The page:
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Overview

There are more than 20 known sexually transmitted infections/diseases (STIs/STDs). Sometimes these cause symptoms, often in or around the genitals, and this should prompt a visit to the doctor immediately. However, some of these STIs can be ‘silent’ — a person could have the disease but might not notice any symptoms of the infection. Despite this, STIs can be passed to sexual partners even without symptoms, and some can be passed from pregnant women to the developing foetus or newborn infant, causing serious illness. 

Therefore, it is important to be tested for STIs regularly if you are sexually active, even if you have no symptoms.

Some common STIs are listed below:

  • Gonorrhoea. This infection, also known as "the clap" is caused by Neisseria gonorrhoeae. It is often asymtomatic, but may cause a discharge from the vagina, penis or anus. If the infection is not treated, however, it can lead to sterility and other complications. Gonorrhoea can be treated with antibiotics.
  • Chlamydia. Chlamydia trachomatis is the commonest STI in Australia. It is sometimes called the 'silent epidemic’ because infections are common yet many people do not realise that they are infected. Only one in four of infected people have symptoms of a slight discharge and stinging on passing urine. If left untreated, it can have serious health consequences, including pelvic inflammatory disease and sterility, but can be easily cured with antibiotics.
  • Syphilis. Syphilis is a bacterial infection, caused by Treponema pallidum. The first symptom is a painless sore, usually on the genitals, in or around the anus or rectum, or in the mouth, that disappears on its own. This sore, may go un-noticed by the person affected. Later symptoms can include a rash all over the body, often including the palms of the hands and soles of the feet. The infection can be passed on to others, especially for the first eighteen months after infection. Syphilis can be easily treated with antibiotics. However, if left untreated, the disease can spread throughout the body over the course of many years and cause considerable organ damage, including to the brain and nervous system.
  • Trichomonas. Trichomonas vaginalis is a microscopic parasite that may or may not cause symptoms of watery discharge and stinging on passing urine. Treatment is available.
  • Human papillomavirus (HPV). This virus can infect the genital area, causing genital warts (condylomata). Some types of the virus have been associated with cervical cancer, as well as some other cancer types. Early detection with cervical screening tests can limit the risk of cervical cancer. In Australia, a vaccine to prevent HPV infection and cervical cancer is provided free in schools to all males and females aged 12-13 years under the National HPV Vaccination Program. See the short video below for more on HPV testing and how it can help you avoid cervical cancer.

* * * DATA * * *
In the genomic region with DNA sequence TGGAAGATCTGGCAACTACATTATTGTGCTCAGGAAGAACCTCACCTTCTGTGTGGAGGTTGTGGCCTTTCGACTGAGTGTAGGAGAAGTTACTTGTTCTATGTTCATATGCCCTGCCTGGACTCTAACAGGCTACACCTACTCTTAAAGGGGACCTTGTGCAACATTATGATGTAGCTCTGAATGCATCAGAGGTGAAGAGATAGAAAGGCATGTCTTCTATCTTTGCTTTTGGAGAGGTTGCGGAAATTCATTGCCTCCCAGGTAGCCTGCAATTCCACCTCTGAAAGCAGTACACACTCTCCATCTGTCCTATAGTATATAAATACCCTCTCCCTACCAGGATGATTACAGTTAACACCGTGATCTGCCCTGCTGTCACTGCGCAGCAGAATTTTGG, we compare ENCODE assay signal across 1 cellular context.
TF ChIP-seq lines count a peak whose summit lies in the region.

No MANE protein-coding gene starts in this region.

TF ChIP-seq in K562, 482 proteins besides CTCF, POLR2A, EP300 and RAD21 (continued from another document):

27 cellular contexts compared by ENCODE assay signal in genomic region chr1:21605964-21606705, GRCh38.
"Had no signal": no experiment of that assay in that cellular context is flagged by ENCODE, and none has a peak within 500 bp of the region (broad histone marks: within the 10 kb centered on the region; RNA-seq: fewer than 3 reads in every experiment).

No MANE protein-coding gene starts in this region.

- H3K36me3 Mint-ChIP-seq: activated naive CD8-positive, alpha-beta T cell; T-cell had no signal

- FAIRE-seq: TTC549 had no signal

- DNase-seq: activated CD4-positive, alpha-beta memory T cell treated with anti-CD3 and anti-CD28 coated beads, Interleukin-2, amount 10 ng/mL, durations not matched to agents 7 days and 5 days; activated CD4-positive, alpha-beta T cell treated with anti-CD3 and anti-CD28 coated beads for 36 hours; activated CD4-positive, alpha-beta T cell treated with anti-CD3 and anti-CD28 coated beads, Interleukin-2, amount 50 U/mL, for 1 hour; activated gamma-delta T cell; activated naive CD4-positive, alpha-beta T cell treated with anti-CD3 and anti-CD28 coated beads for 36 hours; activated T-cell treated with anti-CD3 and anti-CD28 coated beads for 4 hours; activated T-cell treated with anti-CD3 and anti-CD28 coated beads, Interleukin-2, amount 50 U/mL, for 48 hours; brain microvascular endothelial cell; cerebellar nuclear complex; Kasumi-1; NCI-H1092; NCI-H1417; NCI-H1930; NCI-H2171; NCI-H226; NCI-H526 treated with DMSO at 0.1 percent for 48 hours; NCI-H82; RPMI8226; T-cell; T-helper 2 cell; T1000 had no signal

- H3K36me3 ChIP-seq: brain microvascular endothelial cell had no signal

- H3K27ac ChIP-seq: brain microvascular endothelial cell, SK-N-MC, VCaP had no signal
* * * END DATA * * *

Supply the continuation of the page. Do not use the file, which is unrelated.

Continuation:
• Genital herpes. This is caused by Herpes Simplex Virus (HSV) types 1 and 2. Symptoms include periodic outbreaks of sores in the genital region, though some people do not have symptoms. Anti-viral medication is available and can shorten the duration of symptoms.
  • Hepatitis B and hepatitis C. These are viral infections that can be transmitted through sexual contact. Hepatitis B and C affect the liver and can severely damage it. Treatment with antiviral drugs is available.
  • Human Immunodeficiency Virus (HIV). This virus attacks and destroys certain white blood cells (T-helper lymphocytes) that are important components of the immune system. As the number of these cells is reduced, the ability to fight off infections also decreases. This eventually results in acquired immune deficiency syndrome (AIDS) and death. There is no cure for HIV, but antiviral medications are readily available and are essential tools in treatment of HIV infection and prevention of transmission. Early detection and treatment of HIV is important to preserve good immune function and allow people with HIV to lead longer and healthier lives.

You can refer yourself to any Sexual Health Clinic in Australia to receive free, confidential testing and treatment. For any sexually transmitted disease, recent sexual partner(s) should be informed, so that they may be tested and treated as well. Clinic staff will advise you how best to do this, but it is generally not compulsory.


Last Review Date: November 3, 2017